Do you want to see Jesus? Do you really want to? Well then it’s very likely that it’ll cost you your life—at least the life you’ve always imagined. In our gospel reading today, Phillip and Andrew approach Jesus on the heels of his death with a request. Some Greeks who were in town for the Passover Feast are interested in seeing him. I’ve always been fascinated by Jesus’s answer. It seems as if he doesn’t even acknowledge the request—like he completely skirts the issue and ignores the Greeks and their desire to see him. He doesn’t say, “Yes, send them unto me” or “No, I cannot right now.” Instead his answer seems rather cryptic.
The hour has come for the Son of Man to be glorified. Very truly I tell you, unless a kernel of wheat falls to the ground and dies, it remains only a single seed. But if it dies, it produces many seeds. Anyone who loves their life will lose it, while anyone who hates their life in this world will keep it for eternal life. Whoever serves me must follow me; and where I am, my servant also will be. My Father will honor the one who serves me.
Maybe Jesus apparently ignored them because their interest in getting a sneak peek at him wasn’t so much a desire to get to know him and what he was about but a desire to say they’d see him. That they’d seen this popular rabbi everyone in the world was talking about and looking for and wanting to get a piece of, this rabbi that the authorities wanted to get rid of. Maybe they wanted to see for themselves just what “all the fuss was about.”
But Jesus wouldn’t be treated like a piece of meat or some kind of freak show or circus clown act. He was not some tourist destination or attraction or trap. He wasn’t on display, there to entertain and sign autographs like celebrities or characters at Disney World.
The more and more I thought about it this week, the more I thought that he did grant their request—just not in that moment or in the way that they or anyone else expected. I have a sneaking, though unconfirmed suspicion, that they did end up seeing him. Maybe, just maybe, they saw him put to death on the cross—crushed yet high and lifted up. If so, they had a lot more to think or gossip about – a story to consider. Perhaps in the end they believed he turned out to be nothing at all but a common and cursed criminal. I don’t know.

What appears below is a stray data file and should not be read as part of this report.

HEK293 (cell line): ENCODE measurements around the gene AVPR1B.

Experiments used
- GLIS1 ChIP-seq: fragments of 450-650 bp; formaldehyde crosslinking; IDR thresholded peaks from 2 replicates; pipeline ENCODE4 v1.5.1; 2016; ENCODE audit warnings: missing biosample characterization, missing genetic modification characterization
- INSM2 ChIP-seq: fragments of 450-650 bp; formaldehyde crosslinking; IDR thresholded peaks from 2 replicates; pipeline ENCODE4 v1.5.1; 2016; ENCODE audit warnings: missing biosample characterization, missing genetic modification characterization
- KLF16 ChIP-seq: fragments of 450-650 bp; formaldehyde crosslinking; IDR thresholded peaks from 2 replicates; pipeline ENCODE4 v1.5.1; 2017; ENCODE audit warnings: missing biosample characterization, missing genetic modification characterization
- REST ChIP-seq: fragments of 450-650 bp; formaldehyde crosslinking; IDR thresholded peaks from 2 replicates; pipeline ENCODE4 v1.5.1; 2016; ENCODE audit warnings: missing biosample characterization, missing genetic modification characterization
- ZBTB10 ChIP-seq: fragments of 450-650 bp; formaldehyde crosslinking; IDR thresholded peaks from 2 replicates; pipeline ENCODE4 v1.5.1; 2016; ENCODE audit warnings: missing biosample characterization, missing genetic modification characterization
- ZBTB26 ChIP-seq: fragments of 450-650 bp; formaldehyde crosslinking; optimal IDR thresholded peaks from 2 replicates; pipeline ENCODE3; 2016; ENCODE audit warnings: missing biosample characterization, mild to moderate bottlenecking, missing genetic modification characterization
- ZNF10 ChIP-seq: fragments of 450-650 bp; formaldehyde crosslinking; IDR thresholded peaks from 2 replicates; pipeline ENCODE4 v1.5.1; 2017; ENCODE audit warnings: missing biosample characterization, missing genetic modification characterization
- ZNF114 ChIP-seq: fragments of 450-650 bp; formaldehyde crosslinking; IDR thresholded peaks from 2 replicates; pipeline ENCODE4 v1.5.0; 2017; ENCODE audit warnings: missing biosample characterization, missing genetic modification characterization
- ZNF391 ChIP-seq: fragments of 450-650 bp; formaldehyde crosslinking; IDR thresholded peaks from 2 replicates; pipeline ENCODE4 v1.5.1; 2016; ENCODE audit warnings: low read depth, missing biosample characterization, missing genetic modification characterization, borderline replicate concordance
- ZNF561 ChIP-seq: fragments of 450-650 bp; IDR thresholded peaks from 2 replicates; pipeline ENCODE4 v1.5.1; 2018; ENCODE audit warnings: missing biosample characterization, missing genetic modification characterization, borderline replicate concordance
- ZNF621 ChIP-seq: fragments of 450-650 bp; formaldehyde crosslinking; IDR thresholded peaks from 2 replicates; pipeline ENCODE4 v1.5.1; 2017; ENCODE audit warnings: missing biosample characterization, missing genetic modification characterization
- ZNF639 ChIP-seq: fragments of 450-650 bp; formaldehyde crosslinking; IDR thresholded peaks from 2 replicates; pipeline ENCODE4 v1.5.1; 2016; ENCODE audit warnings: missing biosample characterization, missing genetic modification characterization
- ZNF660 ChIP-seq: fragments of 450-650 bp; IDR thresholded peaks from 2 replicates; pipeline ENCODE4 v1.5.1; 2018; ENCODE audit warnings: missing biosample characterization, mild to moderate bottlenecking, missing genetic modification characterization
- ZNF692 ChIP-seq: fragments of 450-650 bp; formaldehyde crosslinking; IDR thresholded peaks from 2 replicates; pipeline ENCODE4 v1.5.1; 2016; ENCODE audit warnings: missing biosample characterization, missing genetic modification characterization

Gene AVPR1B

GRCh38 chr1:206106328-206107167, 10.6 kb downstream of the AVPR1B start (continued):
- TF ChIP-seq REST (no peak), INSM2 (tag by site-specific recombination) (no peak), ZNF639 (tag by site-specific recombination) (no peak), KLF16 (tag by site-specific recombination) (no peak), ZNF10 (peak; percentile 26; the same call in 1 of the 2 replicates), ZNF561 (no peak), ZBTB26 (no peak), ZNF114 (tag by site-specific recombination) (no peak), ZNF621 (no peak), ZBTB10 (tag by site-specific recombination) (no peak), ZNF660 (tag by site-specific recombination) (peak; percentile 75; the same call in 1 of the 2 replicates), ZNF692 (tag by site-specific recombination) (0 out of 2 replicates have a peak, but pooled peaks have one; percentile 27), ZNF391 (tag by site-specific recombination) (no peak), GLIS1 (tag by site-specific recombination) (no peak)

Perhaps we’ve desired to see Jesus and have even prayed fervently to see him. I believe the Lord will grant our requests. But we must remember that God doesn’t always allow us to choose the vantage points from which we see him. We don’t always call the shots of when and where we’ll see him, aside from creation. And his presence and the mystery of creation is enough to keep us perpetually awestruck. As Elizabeth Barrett Browning writes, “Earth is crammed with heaven and every bush aflame with God, But only those who see take off their shoes.”
Truth be told, if God gave us a sneak peek into how he would grant our request to see him, to see Jesus, many of us might just respond like the rich young ruler and walk away quite downcast and down trodden.
2 thoughts on “From What Vantage Point Do You Want to See Jesus?”
I love reading your posts!
Hi Marlena. “But we must remember that God doesn’t always allow us to choose the vantage points from which we see him.” What a great post. Profoundly true. We don’t, as you said, get to call the shots.
Thanks for sharing this.